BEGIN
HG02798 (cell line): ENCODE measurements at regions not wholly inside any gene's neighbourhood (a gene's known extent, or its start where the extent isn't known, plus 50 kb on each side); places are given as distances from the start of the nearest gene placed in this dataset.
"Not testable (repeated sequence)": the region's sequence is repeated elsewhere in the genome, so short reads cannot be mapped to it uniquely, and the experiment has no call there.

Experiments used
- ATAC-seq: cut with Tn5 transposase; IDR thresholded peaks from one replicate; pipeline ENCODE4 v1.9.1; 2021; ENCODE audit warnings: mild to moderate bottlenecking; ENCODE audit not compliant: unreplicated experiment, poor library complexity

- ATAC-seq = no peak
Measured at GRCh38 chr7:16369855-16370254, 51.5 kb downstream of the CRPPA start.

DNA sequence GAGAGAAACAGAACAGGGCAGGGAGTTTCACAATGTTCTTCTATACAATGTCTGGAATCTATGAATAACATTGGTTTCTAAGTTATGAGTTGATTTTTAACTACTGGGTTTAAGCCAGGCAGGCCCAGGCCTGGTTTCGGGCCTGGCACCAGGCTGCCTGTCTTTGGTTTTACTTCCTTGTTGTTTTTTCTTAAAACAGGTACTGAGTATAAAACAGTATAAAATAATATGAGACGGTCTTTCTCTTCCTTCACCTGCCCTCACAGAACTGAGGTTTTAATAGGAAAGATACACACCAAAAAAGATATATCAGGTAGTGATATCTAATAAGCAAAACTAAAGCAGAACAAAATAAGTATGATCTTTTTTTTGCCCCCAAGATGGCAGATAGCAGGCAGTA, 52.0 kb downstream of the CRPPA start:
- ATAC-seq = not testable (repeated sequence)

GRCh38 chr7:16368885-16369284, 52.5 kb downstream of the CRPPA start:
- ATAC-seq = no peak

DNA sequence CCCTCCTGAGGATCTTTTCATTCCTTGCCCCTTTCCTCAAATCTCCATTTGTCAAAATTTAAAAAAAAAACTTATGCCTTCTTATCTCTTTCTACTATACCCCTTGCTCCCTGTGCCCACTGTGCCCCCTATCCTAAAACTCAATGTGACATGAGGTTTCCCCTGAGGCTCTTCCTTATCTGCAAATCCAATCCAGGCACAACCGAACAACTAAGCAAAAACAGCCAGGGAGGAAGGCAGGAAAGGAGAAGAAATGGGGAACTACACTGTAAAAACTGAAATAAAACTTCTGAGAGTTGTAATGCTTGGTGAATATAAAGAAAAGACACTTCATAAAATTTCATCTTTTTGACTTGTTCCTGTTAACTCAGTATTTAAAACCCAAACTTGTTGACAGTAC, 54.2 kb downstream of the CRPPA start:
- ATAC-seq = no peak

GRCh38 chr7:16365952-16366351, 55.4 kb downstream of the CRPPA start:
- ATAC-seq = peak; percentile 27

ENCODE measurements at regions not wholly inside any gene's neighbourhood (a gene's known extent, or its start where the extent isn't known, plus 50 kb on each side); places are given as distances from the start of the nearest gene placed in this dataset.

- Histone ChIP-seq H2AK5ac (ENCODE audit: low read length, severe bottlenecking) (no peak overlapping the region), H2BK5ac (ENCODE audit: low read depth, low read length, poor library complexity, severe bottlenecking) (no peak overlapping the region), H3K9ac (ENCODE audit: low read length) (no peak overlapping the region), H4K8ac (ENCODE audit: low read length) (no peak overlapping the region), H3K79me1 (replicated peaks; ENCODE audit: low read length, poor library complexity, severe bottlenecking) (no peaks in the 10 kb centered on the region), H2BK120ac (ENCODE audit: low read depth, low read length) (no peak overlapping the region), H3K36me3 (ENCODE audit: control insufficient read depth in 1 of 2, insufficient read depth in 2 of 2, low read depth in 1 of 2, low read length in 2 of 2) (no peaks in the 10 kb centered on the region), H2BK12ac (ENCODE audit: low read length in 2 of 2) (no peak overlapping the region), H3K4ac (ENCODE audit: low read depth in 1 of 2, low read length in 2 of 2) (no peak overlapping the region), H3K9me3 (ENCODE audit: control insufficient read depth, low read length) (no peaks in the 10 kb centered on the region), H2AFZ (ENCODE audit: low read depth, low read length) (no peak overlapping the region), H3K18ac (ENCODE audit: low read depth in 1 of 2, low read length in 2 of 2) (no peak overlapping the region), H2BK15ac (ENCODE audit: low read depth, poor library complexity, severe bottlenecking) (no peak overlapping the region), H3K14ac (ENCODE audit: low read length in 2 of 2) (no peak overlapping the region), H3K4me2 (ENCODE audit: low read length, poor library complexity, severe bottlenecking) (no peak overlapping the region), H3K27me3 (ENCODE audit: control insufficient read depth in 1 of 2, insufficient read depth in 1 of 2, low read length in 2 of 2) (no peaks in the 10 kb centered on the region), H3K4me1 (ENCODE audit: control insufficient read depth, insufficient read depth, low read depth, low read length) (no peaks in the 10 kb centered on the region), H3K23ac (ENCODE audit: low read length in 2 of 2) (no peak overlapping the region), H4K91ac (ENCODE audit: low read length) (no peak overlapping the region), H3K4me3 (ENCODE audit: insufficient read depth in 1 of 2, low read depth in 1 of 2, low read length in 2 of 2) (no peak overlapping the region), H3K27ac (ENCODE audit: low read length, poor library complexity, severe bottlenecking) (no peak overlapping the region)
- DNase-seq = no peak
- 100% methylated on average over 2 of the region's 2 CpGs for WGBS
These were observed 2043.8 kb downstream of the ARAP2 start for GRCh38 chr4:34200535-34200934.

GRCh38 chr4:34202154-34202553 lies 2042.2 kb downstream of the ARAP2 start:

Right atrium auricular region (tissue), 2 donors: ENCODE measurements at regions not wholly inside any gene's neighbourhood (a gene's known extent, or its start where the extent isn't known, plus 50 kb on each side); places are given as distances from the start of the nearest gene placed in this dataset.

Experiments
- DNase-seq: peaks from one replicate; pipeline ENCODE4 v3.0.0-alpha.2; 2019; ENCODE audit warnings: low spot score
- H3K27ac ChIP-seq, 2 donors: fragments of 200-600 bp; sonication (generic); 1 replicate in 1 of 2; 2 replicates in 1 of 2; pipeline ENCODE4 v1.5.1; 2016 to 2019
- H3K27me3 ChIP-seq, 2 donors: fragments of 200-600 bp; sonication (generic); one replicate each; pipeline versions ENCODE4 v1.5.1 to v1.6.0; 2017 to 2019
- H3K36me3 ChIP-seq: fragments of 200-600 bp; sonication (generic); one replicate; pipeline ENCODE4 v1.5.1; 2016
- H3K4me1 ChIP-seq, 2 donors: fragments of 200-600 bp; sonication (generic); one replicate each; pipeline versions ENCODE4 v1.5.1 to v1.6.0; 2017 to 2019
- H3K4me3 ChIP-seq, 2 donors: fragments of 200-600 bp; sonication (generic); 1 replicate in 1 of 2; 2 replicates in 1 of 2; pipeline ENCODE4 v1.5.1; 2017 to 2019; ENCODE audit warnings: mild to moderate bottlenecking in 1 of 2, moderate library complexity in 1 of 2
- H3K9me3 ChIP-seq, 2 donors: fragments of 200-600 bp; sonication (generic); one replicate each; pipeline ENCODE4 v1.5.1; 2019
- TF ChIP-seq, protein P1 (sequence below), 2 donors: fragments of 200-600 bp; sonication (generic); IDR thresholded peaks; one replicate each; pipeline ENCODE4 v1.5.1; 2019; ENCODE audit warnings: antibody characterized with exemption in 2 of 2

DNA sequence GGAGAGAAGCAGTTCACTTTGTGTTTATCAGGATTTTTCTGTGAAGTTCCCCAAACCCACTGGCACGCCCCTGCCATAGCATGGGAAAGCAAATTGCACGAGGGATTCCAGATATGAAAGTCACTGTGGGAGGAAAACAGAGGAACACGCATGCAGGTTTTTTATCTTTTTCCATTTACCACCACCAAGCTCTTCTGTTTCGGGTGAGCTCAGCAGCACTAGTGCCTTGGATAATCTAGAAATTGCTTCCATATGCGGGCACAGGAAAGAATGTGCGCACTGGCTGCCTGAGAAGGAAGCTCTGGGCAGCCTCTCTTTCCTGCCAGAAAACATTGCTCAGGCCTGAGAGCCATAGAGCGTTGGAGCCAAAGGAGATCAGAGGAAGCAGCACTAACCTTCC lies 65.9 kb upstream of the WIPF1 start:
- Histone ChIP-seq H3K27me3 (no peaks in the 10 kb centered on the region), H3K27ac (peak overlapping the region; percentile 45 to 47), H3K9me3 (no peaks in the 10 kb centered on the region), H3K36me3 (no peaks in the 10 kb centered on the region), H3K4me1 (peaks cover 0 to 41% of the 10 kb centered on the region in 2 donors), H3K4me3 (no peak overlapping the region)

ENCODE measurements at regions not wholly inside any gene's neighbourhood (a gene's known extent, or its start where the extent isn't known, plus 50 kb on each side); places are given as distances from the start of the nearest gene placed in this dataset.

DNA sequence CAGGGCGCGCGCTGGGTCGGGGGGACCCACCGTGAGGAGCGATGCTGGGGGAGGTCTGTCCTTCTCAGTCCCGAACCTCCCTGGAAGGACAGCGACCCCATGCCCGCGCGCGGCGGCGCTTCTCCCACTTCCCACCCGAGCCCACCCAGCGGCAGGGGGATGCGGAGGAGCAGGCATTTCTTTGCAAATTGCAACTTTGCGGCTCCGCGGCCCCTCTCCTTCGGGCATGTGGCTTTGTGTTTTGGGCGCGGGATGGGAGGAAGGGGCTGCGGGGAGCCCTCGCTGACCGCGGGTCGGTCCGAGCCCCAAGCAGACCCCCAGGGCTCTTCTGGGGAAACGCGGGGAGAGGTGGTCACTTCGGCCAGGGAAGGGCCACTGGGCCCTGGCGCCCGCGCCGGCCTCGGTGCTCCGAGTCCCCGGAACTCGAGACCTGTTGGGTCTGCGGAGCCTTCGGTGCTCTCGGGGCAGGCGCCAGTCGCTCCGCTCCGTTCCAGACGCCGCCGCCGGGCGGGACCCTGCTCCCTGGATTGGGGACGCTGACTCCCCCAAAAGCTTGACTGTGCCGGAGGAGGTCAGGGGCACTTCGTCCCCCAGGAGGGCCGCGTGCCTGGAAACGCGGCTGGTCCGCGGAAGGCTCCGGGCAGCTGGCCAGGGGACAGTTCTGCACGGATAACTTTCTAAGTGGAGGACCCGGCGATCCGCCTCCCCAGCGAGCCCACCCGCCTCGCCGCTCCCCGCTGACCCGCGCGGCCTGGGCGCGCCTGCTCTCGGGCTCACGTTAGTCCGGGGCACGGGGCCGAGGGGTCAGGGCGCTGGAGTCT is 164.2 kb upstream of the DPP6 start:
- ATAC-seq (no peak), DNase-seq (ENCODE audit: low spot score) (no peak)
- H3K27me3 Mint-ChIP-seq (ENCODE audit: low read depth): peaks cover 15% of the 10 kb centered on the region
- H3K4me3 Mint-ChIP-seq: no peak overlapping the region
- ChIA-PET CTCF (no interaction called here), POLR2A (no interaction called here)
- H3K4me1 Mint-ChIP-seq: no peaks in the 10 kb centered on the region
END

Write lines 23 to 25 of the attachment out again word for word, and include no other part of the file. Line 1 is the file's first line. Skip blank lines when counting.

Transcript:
- DNase-seq: peaks from one replicate; pipeline ENCODE4 v3.0.0-alpha.2; 2019; ENCODE audit warnings: low spot score
- H3K27ac ChIP-seq, 2 donors: fragments of 200-600 bp; sonication (generic); 1 replicate in 1 of 2; 2 replicates in 1 of 2; pipeline ENCODE4 v1.5.1; 2016 to 2019
- H3K27me3 ChIP-seq, 2 donors: fragments of 200-600 bp; sonication (generic); one replicate each; pipeline versions ENCODE4 v1.5.1 to v1.6.0; 2017 to 2019